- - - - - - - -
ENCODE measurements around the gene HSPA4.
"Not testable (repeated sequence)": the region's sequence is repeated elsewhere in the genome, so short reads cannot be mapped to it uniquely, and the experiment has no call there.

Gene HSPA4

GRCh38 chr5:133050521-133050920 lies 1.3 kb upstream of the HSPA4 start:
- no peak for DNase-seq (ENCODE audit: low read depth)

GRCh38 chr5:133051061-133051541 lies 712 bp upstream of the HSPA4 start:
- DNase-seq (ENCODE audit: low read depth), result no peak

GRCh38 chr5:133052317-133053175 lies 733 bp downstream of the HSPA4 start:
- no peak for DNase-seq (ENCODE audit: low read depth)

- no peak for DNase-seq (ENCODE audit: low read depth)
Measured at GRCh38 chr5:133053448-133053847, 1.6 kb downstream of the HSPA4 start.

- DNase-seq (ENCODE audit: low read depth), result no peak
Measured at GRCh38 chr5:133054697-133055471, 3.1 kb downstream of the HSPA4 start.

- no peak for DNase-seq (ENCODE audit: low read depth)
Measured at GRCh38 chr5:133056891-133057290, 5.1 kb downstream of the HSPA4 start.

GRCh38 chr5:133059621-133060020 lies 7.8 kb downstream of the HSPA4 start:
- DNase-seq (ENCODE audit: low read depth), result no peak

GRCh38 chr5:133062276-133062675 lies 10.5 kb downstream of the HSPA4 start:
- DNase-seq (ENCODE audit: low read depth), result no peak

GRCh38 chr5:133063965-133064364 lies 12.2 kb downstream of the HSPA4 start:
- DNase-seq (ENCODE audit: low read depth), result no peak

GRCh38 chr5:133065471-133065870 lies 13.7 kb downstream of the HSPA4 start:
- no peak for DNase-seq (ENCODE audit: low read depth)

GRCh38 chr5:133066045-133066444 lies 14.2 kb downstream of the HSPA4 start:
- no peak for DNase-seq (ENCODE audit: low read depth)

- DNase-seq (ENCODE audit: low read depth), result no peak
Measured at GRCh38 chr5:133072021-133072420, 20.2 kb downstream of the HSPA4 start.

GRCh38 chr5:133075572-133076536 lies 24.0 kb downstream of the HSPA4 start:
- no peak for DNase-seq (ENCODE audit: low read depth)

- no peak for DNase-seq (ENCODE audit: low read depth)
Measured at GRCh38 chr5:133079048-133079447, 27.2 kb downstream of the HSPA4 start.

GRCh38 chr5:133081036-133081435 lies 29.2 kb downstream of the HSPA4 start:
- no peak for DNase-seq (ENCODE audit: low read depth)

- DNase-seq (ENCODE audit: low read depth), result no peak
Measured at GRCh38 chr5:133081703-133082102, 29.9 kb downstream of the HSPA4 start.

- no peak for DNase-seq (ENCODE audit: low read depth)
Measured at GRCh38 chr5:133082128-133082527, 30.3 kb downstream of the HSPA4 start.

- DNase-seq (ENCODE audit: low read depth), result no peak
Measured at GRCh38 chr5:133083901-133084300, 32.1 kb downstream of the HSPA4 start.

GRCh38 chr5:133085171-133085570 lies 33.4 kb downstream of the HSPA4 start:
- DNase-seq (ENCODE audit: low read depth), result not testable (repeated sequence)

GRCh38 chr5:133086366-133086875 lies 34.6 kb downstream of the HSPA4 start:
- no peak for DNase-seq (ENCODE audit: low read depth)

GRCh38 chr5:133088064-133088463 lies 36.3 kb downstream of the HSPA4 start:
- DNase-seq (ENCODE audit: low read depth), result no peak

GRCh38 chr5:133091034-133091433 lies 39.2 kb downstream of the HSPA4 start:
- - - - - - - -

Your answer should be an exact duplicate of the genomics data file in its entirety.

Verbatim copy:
ENCODE measurements around the gene HSPA4.
"Not testable (repeated sequence)": the region's sequence is repeated elsewhere in the genome, so short reads cannot be mapped to it uniquely, and the experiment has no call there.

Gene HSPA4

GRCh38 chr5:133050521-133050920 lies 1.3 kb upstream of the HSPA4 start:
- no peak for DNase-seq (ENCODE audit: low read depth)

GRCh38 chr5:133051061-133051541 lies 712 bp upstream of the HSPA4 start:
- DNase-seq (ENCODE audit: low read depth), result no peak

GRCh38 chr5:133052317-133053175 lies 733 bp downstream of the HSPA4 start:
- no peak for DNase-seq (ENCODE audit: low read depth)

- no peak for DNase-seq (ENCODE audit: low read depth)
Measured at GRCh38 chr5:133053448-133053847, 1.6 kb downstream of the HSPA4 start.

- DNase-seq (ENCODE audit: low read depth), result no peak
Measured at GRCh38 chr5:133054697-133055471, 3.1 kb downstream of the HSPA4 start.

- no peak for DNase-seq (ENCODE audit: low read depth)
Measured at GRCh38 chr5:133056891-133057290, 5.1 kb downstream of the HSPA4 start.

GRCh38 chr5:133059621-133060020 lies 7.8 kb downstream of the HSPA4 start:
- DNase-seq (ENCODE audit: low read depth), result no peak

GRCh38 chr5:133062276-133062675 lies 10.5 kb downstream of the HSPA4 start:
- DNase-seq (ENCODE audit: low read depth), result no peak

GRCh38 chr5:133063965-133064364 lies 12.2 kb downstream of the HSPA4 start:
- DNase-seq (ENCODE audit: low read depth), result no peak

GRCh38 chr5:133065471-133065870 lies 13.7 kb downstream of the HSPA4 start:
- no peak for DNase-seq (ENCODE audit: low read depth)

GRCh38 chr5:133066045-133066444 lies 14.2 kb downstream of the HSPA4 start:
- no peak for DNase-seq (ENCODE audit: low read depth)

- DNase-seq (ENCODE audit: low read depth), result no peak
Measured at GRCh38 chr5:133072021-133072420, 20.2 kb downstream of the HSPA4 start.

GRCh38 chr5:133075572-133076536 lies 24.0 kb downstream of the HSPA4 start:
- no peak for DNase-seq (ENCODE audit: low read depth)

- no peak for DNase-seq (ENCODE audit: low read depth)
Measured at GRCh38 chr5:133079048-133079447, 27.2 kb downstream of the HSPA4 start.

GRCh38 chr5:133081036-133081435 lies 29.2 kb downstream of the HSPA4 start:
- no peak for DNase-seq (ENCODE audit: low read depth)

- DNase-seq (ENCODE audit: low read depth), result no peak
Measured at GRCh38 chr5:133081703-133082102, 29.9 kb downstream of the HSPA4 start.

- no peak for DNase-seq (ENCODE audit: low read depth)
Measured at GRCh38 chr5:133082128-133082527, 30.3 kb downstream of the HSPA4 start.

- DNase-seq (ENCODE audit: low read depth), result no peak
Measured at GRCh38 chr5:133083901-133084300, 32.1 kb downstream of the HSPA4 start.

GRCh38 chr5:133085171-133085570 lies 33.4 kb downstream of the HSPA4 start:
- DNase-seq (ENCODE audit: low read depth), result not testable (repeated sequence)

GRCh38 chr5:133086366-133086875 lies 34.6 kb downstream of the HSPA4 start:
- no peak for DNase-seq (ENCODE audit: low read depth)

GRCh38 chr5:133088064-133088463 lies 36.3 kb downstream of the HSPA4 start:
- DNase-seq (ENCODE audit: low read depth), result no peak

GRCh38 chr5:133091034-133091433 lies 39.2 kb downstream of the HSPA4 start: